The Centaur

This extraordinary combination of man and animal is very ancient--and

the first I can find is Assyrian. Mr. W. St. Chad Boscawen, in one of

his British Museum Lectures (afterwards published under the title of

From under the Dust of Ages), speaking of the seasons and the zodiacal

signs, in his lecture on The Legend of Gizdhubar, says:--"Gizdhubar

has a dream that the stars of heaven are falling upon him, and, like

adnezzar, he can find no one to explain the hidden meaning to

him. He is, however, told by his huntsman, Zaidu, of a very wise

creature who dwells in the marshes, three days' journey from Erech....

The strange being, whom this companion of the hero is despatched to

bring to the Court, is one of the most interesting in the Epic. He is

called Hea-bani--'he whom Hea has made.' This mysterious creature is

represented on the gems, as half a man, and half a bull. He has the

body, face, and arms of a man, and the horns, legs, hoofs, and tail of a

bull. Though in form rather resembling the satyrs, and in fondness for,

and in association with the cattle, the rustic deity Pan, yet in his

companionship with Gizdhubar, and his strange death, he approaches

nearer the Centaur Chiron, who was the companion of Heracles.

"By his name he was the son of Hea, whom Berosus identifies as Cronos,

as Chiron was the son of Cronos. Like Chiron, he was celebrated for his

wisdom, and acted as the counsellor of the hero, interpreting his

dreams, and enabling him to overcome the enemies who attacked him.

Chiron met his death at the hand of Heracles, one of whose poisoned

arrows struck him, and, though immortal, he would not live any longer,

and gave his immortality to Prometheus.... Zeus made Chiron among the

stars a Sagittarius. Here again we have a striking echo of the Chaldaean

legend, in the Erech story. According to the arrangement of tablets, the

death of Hea-bani takes place under the sign of Sagittarius, and is the

result of some fatal accident during the combat between Gizdhubar and

Khumbaba. Like the Centaurs, before his call to the Court of Gizdhubar,

Hea-bani led a wild and savage life. It is said on the tablets 'that he

consorted with the wild beasts. With the gazelles he took his food by

night, and consorted with the cattle by day, and rejoiced his heart

with the creeping things of the waters.'

"Hea-Bani was true and loyal to Gizdhubar, and when Istar (the Assyrian

Venus), foiled in her love for Gizdhubar, flew to heaven to see her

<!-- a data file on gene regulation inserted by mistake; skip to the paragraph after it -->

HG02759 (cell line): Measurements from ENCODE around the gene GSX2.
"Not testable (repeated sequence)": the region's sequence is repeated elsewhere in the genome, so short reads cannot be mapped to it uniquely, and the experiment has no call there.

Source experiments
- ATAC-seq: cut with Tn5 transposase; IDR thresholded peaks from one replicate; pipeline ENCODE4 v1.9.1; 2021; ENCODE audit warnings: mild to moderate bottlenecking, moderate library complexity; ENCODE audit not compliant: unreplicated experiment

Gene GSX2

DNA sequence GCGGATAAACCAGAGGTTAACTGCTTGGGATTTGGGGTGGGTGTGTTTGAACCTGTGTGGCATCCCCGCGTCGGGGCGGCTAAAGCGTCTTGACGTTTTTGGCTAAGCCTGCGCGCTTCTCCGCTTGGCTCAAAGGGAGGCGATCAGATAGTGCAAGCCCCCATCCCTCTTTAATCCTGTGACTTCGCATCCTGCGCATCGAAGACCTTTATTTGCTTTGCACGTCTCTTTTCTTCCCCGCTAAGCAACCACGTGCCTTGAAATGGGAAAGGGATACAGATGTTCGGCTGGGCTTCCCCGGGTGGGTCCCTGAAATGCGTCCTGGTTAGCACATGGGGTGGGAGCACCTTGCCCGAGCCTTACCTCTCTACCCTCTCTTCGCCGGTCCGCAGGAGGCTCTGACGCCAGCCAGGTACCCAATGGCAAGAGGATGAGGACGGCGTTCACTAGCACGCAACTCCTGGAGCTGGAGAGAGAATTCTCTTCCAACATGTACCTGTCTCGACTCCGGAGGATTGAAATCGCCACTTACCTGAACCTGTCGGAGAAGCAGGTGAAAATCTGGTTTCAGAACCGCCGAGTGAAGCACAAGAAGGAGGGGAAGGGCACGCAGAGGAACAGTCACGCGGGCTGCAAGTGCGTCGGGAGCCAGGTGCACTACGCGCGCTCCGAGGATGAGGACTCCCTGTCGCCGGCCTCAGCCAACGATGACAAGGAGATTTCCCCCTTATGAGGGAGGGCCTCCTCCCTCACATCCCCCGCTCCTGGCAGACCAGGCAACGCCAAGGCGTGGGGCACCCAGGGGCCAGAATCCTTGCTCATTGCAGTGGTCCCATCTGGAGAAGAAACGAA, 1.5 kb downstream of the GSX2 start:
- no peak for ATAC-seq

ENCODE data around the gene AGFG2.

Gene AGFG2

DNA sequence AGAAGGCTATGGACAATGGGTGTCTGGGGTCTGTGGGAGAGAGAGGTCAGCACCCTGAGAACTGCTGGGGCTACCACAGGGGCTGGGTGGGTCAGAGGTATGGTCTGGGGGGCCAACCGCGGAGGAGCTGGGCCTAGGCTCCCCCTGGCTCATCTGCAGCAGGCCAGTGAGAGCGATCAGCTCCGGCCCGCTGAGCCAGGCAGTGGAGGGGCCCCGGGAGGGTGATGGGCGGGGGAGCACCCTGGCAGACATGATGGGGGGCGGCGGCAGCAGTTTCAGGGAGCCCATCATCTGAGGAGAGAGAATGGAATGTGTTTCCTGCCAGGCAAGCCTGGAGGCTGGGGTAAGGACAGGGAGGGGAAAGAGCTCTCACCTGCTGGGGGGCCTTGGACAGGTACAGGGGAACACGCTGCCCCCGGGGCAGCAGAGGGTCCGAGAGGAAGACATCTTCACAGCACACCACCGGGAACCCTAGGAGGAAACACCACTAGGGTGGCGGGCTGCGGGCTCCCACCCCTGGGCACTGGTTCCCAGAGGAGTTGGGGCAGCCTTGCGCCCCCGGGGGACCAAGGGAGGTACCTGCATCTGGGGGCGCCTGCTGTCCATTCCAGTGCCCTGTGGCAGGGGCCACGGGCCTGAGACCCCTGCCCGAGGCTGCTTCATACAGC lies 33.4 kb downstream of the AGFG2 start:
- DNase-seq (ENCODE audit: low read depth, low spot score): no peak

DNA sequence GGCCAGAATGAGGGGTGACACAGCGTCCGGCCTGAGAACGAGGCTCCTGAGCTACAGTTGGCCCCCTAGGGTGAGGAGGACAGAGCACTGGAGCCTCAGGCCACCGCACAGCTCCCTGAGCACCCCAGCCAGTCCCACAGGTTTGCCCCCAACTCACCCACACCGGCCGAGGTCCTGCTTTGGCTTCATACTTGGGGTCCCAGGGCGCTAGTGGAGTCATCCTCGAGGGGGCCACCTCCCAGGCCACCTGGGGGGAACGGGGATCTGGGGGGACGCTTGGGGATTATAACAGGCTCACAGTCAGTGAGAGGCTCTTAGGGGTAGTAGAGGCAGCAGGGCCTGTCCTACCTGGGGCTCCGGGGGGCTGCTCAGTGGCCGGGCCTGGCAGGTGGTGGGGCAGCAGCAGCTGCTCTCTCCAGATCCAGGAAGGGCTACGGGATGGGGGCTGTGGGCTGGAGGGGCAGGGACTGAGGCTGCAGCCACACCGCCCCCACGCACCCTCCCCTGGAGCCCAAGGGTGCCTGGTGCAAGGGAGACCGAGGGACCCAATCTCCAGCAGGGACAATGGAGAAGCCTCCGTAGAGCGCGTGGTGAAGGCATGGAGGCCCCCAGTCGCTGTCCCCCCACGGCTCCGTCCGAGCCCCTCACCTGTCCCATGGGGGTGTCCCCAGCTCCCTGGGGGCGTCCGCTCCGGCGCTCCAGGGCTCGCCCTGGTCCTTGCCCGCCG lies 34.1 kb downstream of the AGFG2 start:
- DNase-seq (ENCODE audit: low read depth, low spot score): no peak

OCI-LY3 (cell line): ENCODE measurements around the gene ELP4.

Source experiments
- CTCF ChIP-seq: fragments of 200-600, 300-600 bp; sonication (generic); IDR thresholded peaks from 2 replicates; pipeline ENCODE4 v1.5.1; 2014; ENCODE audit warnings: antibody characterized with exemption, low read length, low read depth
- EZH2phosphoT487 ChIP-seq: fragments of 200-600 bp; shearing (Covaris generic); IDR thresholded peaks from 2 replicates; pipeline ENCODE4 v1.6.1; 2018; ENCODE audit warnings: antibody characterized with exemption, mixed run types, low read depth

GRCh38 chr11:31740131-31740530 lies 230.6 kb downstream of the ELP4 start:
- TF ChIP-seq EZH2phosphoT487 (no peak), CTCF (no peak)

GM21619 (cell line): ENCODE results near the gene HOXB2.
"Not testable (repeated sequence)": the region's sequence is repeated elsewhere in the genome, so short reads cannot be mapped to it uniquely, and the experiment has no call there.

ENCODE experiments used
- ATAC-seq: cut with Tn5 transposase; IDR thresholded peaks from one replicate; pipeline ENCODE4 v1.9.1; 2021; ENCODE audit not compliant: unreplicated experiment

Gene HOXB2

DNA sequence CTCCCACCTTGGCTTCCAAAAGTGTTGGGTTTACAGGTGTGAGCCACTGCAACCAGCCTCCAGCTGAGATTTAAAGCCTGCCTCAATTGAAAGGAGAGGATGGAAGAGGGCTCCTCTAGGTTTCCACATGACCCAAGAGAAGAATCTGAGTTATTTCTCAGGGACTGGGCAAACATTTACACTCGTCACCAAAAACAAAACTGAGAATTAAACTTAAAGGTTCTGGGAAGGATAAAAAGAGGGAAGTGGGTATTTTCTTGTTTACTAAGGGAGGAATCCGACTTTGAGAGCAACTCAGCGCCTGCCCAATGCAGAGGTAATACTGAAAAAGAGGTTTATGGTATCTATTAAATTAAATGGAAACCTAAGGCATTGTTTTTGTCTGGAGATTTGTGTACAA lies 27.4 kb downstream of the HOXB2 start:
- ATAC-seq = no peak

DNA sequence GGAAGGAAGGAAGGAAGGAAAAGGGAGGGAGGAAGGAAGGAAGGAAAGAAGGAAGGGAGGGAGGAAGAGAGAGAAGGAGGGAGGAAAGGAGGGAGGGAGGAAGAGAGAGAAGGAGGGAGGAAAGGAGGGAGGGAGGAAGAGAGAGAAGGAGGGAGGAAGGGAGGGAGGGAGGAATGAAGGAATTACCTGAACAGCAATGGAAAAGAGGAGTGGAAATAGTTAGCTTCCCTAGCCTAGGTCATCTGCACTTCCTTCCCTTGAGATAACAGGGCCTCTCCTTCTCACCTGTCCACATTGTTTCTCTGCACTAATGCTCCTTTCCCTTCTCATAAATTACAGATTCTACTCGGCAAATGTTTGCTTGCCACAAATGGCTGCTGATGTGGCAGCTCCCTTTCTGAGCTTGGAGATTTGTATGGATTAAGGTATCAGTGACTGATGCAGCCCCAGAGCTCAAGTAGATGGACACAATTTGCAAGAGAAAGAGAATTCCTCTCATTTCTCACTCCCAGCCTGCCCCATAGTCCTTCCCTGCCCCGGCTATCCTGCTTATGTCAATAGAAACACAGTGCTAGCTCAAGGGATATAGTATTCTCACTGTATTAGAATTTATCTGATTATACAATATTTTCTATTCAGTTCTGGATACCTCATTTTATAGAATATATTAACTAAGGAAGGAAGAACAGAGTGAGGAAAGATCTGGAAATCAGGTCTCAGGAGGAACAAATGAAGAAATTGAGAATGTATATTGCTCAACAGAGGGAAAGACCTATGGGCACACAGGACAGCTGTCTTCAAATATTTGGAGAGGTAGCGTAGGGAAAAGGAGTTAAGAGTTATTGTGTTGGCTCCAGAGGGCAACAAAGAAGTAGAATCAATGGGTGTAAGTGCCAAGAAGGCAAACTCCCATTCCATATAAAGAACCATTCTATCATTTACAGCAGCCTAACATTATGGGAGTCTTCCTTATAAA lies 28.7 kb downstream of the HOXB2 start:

father Anu (the Chaldaean Zeus), and to seek redress for the slight put

upon her, the latter created a winged bull, called 'The Bull of Heaven,'

which was sent to earth. Hea-Bani, however, helps his lord, the bull is

slain, and the two companions enter Erech in triumph. Hea-Bani met with

his death when Gizdhubar fought Khumbaba, and 'Gizdhubar for Hea-Bani

his friend wept bitterly and lay on the ground.'"

Thus, centuries before the Romans had emerged from barbarism, we have

the prototype of the classical Centaur, the man-horse. The fabled

Centaurs were a people of Thessaly--half-men, half-horses--and their

existence is very cloudy. Still, they were often depicted, and the two

examples of a male and female Centaur, from a fresco at Pompeii, are

charmingly drawn. It will be seen that both are attended by Bacchantes

bearing thyrses--a delicate allusion to their love of wine; for it was

owing to this weakness that their famous battle with the Lapithae took

place. The Centaurs were invited to the marriage of Hippodamia with

Pirithous, and, after the manner of cow-boys "up town," they got

intoxicated, were very rude, and even offered violence to the women

present. That, the good knights, Sir Hercules and Sir Theseus, could not

stand, and with the Lapithae, gave the Centaurs a thrashing, and made

them retire to Arcadia. They had a second fight over the matter of wine,

for the Centaur Pholus gave Hercules to drink of wine meant for him, but

in the keeping of the Centaurs, and these ill-conditioned animals

resented it, and attacked Hercules with fury. They were fearfully

punished, and but few survived.

Pliny pooh-poohs the mythical origin of the Centaurs, and says they were

Thessalians, who dwelt along Mount Pelion, and were the first to fight

on horseback. Aldrovandus writes that, according to Licosthenes, there

were formerly found, in the regions of the Great Tamberlane, Centaurs of

such a form as its upper part was that of a man, with two arms

resembling those of a toad, and he gives a drawing from that author,

so that the reader might diligently meditate whether such an animal was

possible in a natural state of things; but the artist seems to have

forgotten the fore-legs.

"The Onocentaur is a monstrous beast;

Supposed halfe a man, and halfe an Asse,

That never shuts his eyes in quiet rest,

Till he his foes deare life hath round encompast.

Such were the Centaures in their tyrannie,

That liv'd by Humane flesh and villanie."